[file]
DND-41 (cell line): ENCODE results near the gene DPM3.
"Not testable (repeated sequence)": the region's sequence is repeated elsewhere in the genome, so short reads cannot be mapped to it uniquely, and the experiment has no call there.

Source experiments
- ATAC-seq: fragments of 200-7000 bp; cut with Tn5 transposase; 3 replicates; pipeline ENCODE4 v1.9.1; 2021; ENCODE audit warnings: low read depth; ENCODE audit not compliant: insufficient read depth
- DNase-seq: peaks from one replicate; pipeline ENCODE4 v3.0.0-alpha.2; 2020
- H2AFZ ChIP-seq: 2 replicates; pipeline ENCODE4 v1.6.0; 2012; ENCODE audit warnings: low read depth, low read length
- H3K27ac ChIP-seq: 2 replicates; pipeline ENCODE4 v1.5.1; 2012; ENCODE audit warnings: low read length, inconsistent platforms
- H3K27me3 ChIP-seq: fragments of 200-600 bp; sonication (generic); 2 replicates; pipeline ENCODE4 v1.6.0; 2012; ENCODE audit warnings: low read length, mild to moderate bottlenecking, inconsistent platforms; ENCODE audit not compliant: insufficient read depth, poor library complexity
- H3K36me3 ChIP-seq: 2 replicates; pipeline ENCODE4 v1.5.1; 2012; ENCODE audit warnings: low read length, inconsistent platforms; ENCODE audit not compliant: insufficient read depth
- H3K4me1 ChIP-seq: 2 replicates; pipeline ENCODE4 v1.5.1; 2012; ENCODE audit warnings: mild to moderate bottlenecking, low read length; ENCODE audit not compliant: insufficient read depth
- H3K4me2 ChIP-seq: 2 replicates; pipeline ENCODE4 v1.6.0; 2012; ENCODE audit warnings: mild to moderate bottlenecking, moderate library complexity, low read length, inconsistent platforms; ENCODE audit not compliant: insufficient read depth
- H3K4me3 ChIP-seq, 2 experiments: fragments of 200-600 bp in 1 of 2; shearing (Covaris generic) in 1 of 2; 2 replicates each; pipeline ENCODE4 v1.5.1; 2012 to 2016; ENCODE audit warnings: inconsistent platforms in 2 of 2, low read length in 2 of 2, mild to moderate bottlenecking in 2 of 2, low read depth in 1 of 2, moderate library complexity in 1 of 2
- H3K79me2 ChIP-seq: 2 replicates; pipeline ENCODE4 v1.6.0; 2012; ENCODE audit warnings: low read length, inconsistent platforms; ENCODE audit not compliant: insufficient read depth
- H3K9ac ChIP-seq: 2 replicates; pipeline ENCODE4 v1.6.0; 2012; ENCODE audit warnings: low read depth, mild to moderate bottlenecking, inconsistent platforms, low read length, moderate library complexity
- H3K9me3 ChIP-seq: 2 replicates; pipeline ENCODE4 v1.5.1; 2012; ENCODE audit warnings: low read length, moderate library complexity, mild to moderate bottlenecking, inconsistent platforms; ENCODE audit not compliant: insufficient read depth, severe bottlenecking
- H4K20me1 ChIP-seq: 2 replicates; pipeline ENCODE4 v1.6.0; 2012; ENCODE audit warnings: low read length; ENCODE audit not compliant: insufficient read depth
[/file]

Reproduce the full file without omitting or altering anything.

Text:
DND-41 (cell line): ENCODE results near the gene DPM3.
"Not testable (repeated sequence)": the region's sequence is repeated elsewhere in the genome, so short reads cannot be mapped to it uniquely, and the experiment has no call there.

Source experiments
- ATAC-seq: fragments of 200-7000 bp; cut with Tn5 transposase; 3 replicates; pipeline ENCODE4 v1.9.1; 2021; ENCODE audit warnings: low read depth; ENCODE audit not compliant: insufficient read depth
- DNase-seq: peaks from one replicate; pipeline ENCODE4 v3.0.0-alpha.2; 2020
- H2AFZ ChIP-seq: 2 replicates; pipeline ENCODE4 v1.6.0; 2012; ENCODE audit warnings: low read depth, low read length
- H3K27ac ChIP-seq: 2 replicates; pipeline ENCODE4 v1.5.1; 2012; ENCODE audit warnings: low read length, inconsistent platforms
- H3K27me3 ChIP-seq: fragments of 200-600 bp; sonication (generic); 2 replicates; pipeline ENCODE4 v1.6.0; 2012; ENCODE audit warnings: low read length, mild to moderate bottlenecking, inconsistent platforms; ENCODE audit not compliant: insufficient read depth, poor library complexity
- H3K36me3 ChIP-seq: 2 replicates; pipeline ENCODE4 v1.5.1; 2012; ENCODE audit warnings: low read length, inconsistent platforms; ENCODE audit not compliant: insufficient read depth
- H3K4me1 ChIP-seq: 2 replicates; pipeline ENCODE4 v1.5.1; 2012; ENCODE audit warnings: mild to moderate bottlenecking, low read length; ENCODE audit not compliant: insufficient read depth
- H3K4me2 ChIP-seq: 2 replicates; pipeline ENCODE4 v1.6.0; 2012; ENCODE audit warnings: mild to moderate bottlenecking, moderate library complexity, low read length, inconsistent platforms; ENCODE audit not compliant: insufficient read depth
- H3K4me3 ChIP-seq, 2 experiments: fragments of 200-600 bp in 1 of 2; shearing (Covaris generic) in 1 of 2; 2 replicates each; pipeline ENCODE4 v1.5.1; 2012 to 2016; ENCODE audit warnings: inconsistent platforms in 2 of 2, low read length in 2 of 2, mild to moderate bottlenecking in 2 of 2, low read depth in 1 of 2, moderate library complexity in 1 of 2
- H3K79me2 ChIP-seq: 2 replicates; pipeline ENCODE4 v1.6.0; 2012; ENCODE audit warnings: low read length, inconsistent platforms; ENCODE audit not compliant: insufficient read depth
- H3K9ac ChIP-seq: 2 replicates; pipeline ENCODE4 v1.6.0; 2012; ENCODE audit warnings: low read depth, mild to moderate bottlenecking, inconsistent platforms, low read length, moderate library complexity
- H3K9me3 ChIP-seq: 2 replicates; pipeline ENCODE4 v1.5.1; 2012; ENCODE audit warnings: low read length, moderate library complexity, mild to moderate bottlenecking, inconsistent platforms; ENCODE audit not compliant: insufficient read depth, severe bottlenecking
- H4K20me1 ChIP-seq: 2 replicates; pipeline ENCODE4 v1.6.0; 2012; ENCODE audit warnings: low read length; ENCODE audit not compliant: insufficient read depth